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OPINION: Jaywalking ticket for doing my job

The Villager, New York on May 26, 2019

New York City is about change. Our politicians changed the rules and my part of the Lower East Side went from a neighborhood to an entertainment zone. An entertainment zone opened up all kinds of loopholes, allowing bars and liquor licenses to force out most of the small independent businesses that feed and make up a community.

The entertainment we got is a wild, out-of-control, spring break-type environment. Besides the destruction of a community, another downside is the kids passed out on the street, getting sick all over the place. The worst-case scenario is the wrong mixture of alcohol and drugs leading to death.

drunk person
An allegedly drunk person that the writer photographed as police waited for an ambulance to arrive. (Photo by Clayton Patterson)

It is our right to safeguard our community in the different ways we can. In America, we have the right to photograph the street. As an American interested in free speech, I work to hold my own line on free-speech rights. One recent, almost ludicrous — silly, for sure — violation of my free rights was by two cops who took exception to me photographing a person being put into an ambulance.

One of them started out by giving me some abuse, like, “Have you never seen a drunk person before?” and “What are you doing? Trying to make some fame on social media?”

Excuse me? I thought he was a cop and not a social critic. He has no idea who I am or what I am doing. After the patient was loaded into the ambulance, the cops were still a little wound up. I started to walk out of the street. The traffic had been blocked by the ambulance. One cop pulled my jacket. As we crossed the street, there was a cop on each side of me. One said, “I can give you a ticket for jaywalking.” I said, “Do whatever you think you should.” In other words, do not tell me my job and I will not tell you yours.

ambulance
The allegedly intoxicated person being loaded into an ambulance by Fire Department medics. (Photo by Clayton Patterson)

Then I got a little show. A number of cop cars rolled up. The supervisor came and oversaw the ordeal. So the cop using his badge as a weapon punished me by giving me a go-to-court ticket. Stupid? I think so.

We have all witnessed people drunk and passed out. But I do not remember an incident where a licensed establishment served so much alcohol so quickly, that the person needed to be hospitalized. But there have been deaths caused by the mixture of drugs and alcohol. As a member of this community, I think I have a right to know if some licensed establishment is allowing kids to drink this way, or if drugs are being sold along with the booze.

The cop said the patient was drunk. So why the ambulance? Why the paranoia? If they had said nothing, it would have been just another situation. Now it is an incident.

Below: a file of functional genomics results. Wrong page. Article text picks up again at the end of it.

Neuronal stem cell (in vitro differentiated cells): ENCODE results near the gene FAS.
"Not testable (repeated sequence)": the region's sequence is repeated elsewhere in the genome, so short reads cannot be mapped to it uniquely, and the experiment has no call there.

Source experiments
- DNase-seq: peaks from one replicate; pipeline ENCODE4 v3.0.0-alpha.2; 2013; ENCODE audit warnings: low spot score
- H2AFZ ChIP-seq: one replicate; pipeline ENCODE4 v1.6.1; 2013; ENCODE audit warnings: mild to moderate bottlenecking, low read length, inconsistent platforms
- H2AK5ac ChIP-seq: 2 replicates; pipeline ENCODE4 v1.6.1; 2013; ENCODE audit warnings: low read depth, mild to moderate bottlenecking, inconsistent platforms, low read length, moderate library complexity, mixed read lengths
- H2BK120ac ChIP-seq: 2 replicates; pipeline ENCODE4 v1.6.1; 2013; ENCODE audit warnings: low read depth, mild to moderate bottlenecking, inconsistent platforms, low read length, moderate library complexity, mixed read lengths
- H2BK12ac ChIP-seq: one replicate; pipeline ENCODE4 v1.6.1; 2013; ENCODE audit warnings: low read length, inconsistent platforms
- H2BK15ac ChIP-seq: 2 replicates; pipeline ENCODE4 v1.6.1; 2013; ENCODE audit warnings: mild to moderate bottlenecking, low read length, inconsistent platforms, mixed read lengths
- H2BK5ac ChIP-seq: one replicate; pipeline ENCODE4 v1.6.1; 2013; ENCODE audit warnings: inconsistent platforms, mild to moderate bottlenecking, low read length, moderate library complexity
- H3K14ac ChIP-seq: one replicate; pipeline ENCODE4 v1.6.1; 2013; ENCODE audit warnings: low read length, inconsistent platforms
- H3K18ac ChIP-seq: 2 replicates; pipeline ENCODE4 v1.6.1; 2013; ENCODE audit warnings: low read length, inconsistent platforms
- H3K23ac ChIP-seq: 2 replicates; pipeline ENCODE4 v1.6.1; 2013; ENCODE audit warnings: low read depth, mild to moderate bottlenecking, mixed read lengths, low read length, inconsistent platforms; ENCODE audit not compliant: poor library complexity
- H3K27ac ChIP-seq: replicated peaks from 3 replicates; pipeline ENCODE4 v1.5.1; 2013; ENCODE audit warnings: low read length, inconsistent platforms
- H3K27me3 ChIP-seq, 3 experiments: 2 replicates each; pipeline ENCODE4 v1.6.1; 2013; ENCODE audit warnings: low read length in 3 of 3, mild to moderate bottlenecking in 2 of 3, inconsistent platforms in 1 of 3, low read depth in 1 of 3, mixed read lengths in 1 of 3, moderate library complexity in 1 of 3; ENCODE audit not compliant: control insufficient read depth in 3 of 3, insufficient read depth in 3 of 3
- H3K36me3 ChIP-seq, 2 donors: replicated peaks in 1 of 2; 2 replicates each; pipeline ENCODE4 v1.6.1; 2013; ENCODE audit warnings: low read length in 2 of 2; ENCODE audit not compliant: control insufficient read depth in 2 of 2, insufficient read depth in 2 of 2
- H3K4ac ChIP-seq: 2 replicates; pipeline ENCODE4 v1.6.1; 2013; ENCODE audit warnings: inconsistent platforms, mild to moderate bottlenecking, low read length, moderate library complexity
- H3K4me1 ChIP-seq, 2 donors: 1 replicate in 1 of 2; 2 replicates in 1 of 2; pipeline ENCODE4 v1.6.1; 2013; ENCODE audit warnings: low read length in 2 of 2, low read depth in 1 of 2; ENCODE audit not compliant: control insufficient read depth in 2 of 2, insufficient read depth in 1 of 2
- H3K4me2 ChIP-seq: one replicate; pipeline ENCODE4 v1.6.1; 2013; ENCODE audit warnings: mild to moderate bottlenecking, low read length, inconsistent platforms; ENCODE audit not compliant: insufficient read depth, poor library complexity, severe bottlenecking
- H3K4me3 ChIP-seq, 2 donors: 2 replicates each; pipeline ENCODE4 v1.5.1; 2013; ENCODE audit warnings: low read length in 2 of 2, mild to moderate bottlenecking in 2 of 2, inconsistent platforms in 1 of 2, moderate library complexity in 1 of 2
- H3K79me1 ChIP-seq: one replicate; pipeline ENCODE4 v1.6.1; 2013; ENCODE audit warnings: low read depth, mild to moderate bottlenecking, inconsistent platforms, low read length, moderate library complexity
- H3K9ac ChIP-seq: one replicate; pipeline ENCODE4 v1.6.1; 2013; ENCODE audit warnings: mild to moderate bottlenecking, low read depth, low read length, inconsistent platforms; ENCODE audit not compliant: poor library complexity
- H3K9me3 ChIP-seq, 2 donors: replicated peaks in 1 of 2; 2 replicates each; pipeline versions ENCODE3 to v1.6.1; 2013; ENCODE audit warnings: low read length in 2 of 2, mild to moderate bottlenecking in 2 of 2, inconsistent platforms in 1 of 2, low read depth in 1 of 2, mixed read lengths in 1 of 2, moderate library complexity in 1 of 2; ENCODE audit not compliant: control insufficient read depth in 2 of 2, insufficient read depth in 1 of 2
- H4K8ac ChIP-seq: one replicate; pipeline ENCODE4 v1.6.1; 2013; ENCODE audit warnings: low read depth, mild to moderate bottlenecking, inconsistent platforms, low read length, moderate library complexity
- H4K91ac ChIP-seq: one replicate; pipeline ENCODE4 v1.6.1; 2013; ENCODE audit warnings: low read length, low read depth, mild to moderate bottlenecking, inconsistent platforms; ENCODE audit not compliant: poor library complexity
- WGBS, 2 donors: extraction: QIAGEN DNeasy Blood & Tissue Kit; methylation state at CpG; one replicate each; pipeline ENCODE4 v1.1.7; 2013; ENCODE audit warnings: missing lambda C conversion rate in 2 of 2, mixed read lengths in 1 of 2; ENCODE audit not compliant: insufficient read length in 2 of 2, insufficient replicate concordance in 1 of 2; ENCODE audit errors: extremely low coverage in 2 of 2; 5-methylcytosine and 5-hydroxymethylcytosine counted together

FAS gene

local officers
Two local officers who gave the writer a ticket for jaywalking after he kept photographing the scene in defiance of their orders. (Photo by Clayton Patterson)

The question is how to use this incident to teach the cops something about free speech and the fact we have the rights to document the street. We are not a fascist country and the cops are wrong to destroy my rights by using their badge as a weapon. Yes, I could jack them up; take the case to trail and/or go to the Civilian Complaint Review Board and waste their time, like they are wasting mine.

Yes, this is a silly fight. But it does reinforce my belief in the system and makes me appreciate that I have — as an immigrant, as an artist, as a documentarian — civil rights. It causes me to think back over my years in New York City and confirms for me, I have lived the American Dream.

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Comments

Charles · 7 weeks ago : If you didn't get in their way of the performance of their duties, you should be allowed to photograph/record whatever you want.
Do what you need to do.
Maybe all of the above (of what you've mentioned) or what you have time for.
Definitely fight the ticket.
The only way we keep our rights, is if we stand up for them.

chris flash · 7 weeks ago : NAZIS COME IN ALL CREEDS AND COLORS!!

guest · 7 weeks ago : Said the guy who supported liquor licenses for Ludlow House in opposition to the rest of his neighbors. It's all about you, dude. Just sad.

Nick Zedd · 7 weeks ago : You don´t need permission to exercise your Constitutional rights. Freedom of the press means you can photograph anything you want in public without some pig interfering with you. There is no such thing as a good cop. Never stop resisting anti-Amerikan government repression.

Chris Iconicide · 6 weeks ago : Yes I believe drugs were involved; the new face of NYC nightlife is populated by moneyed invaders who favor designer chemicals. These individuals pump more money into the local economy than actual members of the community, and so law enforcement has been groomed to handle them with kid gloves - therefore in that situation you were indeed an outsider disruptive to business as usual. As this malignant infestation progresses you will find this increasingly to be the case. Here's a couple lines from Iconicide's song "Just Dead Bodies (the Ballad of 5th and C)", from our 2016 album Give Me Extinction Or Give Me Death!
"Idiots thrive who never should
And I feel like a stranger in my neighborhood
Brain Dead Babies out looking for fun
And I wanna step out with a loaded gun"

Source: https://www.thevillager.com/2019/05/opinion-jaywalking-ticket-for-doing-my-job/

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